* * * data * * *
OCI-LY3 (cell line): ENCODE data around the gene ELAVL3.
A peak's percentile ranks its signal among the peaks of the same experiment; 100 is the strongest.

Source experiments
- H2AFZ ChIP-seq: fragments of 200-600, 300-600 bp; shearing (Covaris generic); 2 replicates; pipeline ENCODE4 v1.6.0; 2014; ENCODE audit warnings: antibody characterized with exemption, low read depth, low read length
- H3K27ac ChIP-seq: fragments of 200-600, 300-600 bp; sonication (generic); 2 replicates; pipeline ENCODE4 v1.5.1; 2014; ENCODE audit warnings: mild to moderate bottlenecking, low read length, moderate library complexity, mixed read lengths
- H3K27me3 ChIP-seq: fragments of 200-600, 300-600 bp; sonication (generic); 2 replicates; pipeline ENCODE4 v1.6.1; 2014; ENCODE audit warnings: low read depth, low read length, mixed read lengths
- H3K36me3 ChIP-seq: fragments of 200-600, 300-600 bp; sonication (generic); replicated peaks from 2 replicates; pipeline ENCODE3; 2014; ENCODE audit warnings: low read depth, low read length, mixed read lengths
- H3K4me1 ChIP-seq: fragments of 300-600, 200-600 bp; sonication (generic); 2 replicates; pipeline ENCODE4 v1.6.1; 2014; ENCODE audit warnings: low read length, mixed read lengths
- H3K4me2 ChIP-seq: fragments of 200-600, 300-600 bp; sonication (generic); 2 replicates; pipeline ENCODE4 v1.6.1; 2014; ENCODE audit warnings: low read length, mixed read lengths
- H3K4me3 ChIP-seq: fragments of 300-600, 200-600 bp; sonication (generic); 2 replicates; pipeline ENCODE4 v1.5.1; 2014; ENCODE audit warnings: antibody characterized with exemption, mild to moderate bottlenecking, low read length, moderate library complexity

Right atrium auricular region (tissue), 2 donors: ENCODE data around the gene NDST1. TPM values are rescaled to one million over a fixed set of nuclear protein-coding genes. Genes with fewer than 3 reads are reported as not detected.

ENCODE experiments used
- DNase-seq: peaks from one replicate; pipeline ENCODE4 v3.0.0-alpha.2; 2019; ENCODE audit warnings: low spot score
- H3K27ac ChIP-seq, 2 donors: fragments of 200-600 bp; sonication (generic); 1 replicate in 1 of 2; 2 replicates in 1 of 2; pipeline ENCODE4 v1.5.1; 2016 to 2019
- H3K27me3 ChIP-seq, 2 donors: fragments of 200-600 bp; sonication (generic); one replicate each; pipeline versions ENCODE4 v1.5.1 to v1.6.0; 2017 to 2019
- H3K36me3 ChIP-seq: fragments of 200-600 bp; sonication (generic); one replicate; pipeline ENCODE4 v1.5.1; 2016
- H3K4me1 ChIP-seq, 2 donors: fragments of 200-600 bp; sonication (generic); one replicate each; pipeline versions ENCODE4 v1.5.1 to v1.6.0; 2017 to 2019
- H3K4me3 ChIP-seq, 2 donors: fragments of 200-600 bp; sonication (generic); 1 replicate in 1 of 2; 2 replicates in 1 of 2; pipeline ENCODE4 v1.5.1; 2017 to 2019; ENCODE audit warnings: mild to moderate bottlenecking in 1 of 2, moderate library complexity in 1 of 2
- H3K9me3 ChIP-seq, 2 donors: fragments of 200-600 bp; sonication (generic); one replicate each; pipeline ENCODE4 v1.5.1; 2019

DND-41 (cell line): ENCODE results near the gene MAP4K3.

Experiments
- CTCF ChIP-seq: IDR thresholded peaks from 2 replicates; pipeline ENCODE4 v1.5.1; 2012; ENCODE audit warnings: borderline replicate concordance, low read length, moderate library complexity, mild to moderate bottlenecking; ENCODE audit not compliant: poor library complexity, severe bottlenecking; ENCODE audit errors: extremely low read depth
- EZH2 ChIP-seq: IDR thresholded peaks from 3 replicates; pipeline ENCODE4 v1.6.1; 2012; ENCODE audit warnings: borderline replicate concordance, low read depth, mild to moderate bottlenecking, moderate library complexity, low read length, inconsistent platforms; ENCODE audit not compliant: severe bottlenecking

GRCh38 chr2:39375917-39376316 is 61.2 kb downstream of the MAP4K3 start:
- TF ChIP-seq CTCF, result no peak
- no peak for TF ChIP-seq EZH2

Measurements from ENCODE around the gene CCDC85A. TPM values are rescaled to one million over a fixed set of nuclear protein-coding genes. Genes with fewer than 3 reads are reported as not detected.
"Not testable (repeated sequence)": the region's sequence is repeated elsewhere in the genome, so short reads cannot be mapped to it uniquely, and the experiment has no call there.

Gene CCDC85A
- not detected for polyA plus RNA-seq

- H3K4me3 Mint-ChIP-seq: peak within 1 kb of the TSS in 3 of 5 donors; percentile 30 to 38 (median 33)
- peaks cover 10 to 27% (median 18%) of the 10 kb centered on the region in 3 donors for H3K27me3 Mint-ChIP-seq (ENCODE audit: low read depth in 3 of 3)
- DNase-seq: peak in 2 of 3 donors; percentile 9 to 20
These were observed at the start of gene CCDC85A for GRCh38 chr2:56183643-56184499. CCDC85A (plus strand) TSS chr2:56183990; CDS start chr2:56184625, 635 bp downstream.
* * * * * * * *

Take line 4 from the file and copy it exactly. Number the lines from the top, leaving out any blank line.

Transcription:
- H2AFZ ChIP-seq: fragments of 200-600, 300-600 bp; shearing (Covaris generic); 2 replicates; pipeline ENCODE4 v1.6.0; 2014; ENCODE audit warnings: antibody characterized with exemption, low read depth, low read length